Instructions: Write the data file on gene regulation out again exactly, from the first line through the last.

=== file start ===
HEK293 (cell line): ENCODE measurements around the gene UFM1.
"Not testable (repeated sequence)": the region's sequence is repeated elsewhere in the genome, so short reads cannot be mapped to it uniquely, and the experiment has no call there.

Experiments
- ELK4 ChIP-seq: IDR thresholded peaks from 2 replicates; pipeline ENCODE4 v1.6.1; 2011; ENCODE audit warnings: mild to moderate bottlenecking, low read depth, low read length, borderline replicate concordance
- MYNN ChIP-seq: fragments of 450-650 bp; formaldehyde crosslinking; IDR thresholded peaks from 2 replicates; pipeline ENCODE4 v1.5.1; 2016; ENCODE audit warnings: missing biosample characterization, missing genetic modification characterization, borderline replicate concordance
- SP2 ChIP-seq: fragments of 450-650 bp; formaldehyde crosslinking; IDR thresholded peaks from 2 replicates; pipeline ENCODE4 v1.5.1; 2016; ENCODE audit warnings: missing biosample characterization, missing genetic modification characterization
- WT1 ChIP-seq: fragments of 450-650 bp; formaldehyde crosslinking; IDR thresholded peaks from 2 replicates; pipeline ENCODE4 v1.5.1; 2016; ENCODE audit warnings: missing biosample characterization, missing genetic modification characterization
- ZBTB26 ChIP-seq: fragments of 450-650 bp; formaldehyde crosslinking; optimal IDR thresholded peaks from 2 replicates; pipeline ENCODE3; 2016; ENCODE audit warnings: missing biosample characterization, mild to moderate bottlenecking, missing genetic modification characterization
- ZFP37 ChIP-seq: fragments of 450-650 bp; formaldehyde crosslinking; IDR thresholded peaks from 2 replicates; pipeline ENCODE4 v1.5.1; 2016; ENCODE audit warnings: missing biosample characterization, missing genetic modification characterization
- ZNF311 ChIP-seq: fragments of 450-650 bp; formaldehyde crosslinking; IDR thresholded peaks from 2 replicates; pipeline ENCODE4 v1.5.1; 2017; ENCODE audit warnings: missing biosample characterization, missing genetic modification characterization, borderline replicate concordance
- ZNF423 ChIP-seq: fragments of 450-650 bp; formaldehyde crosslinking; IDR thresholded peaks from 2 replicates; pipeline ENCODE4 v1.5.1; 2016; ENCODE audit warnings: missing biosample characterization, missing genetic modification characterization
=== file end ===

HEK293 (cell line): ENCODE measurements around the gene UFM1.
"Not testable (repeated sequence)": the region's sequence is repeated elsewhere in the genome, so short reads cannot be mapped to it uniquely, and the experiment has no call there.

Experiments
- ELK4 ChIP-seq: IDR thresholded peaks from 2 replicates; pipeline ENCODE4 v1.6.1; 2011; ENCODE audit warnings: mild to moderate bottlenecking, low read depth, low read length, borderline replicate concordance
- MYNN ChIP-seq: fragments of 450-650 bp; formaldehyde crosslinking; IDR thresholded peaks from 2 replicates; pipeline ENCODE4 v1.5.1; 2016; ENCODE audit warnings: missing biosample characterization, missing genetic modification characterization, borderline replicate concordance
- SP2 ChIP-seq: fragments of 450-650 bp; formaldehyde crosslinking; IDR thresholded peaks from 2 replicates; pipeline ENCODE4 v1.5.1; 2016; ENCODE audit warnings: missing biosample characterization, missing genetic modification characterization
- WT1 ChIP-seq: fragments of 450-650 bp; formaldehyde crosslinking; IDR thresholded peaks from 2 replicates; pipeline ENCODE4 v1.5.1; 2016; ENCODE audit warnings: missing biosample characterization, missing genetic modification characterization
- ZBTB26 ChIP-seq: fragments of 450-650 bp; formaldehyde crosslinking; optimal IDR thresholded peaks from 2 replicates; pipeline ENCODE3; 2016; ENCODE audit warnings: missing biosample characterization, mild to moderate bottlenecking, missing genetic modification characterization
- ZFP37 ChIP-seq: fragments of 450-650 bp; formaldehyde crosslinking; IDR thresholded peaks from 2 replicates; pipeline ENCODE4 v1.5.1; 2016; ENCODE audit warnings: missing biosample characterization, missing genetic modification characterization
- ZNF311 ChIP-seq: fragments of 450-650 bp; formaldehyde crosslinking; IDR thresholded peaks from 2 replicates; pipeline ENCODE4 v1.5.1; 2017; ENCODE audit warnings: missing biosample characterization, missing genetic modification characterization, borderline replicate concordance
- ZNF423 ChIP-seq: fragments of 450-650 bp; formaldehyde crosslinking; IDR thresholded peaks from 2 replicates; pipeline ENCODE4 v1.5.1; 2016; ENCODE audit warnings: missing biosample characterization, missing genetic modification characterization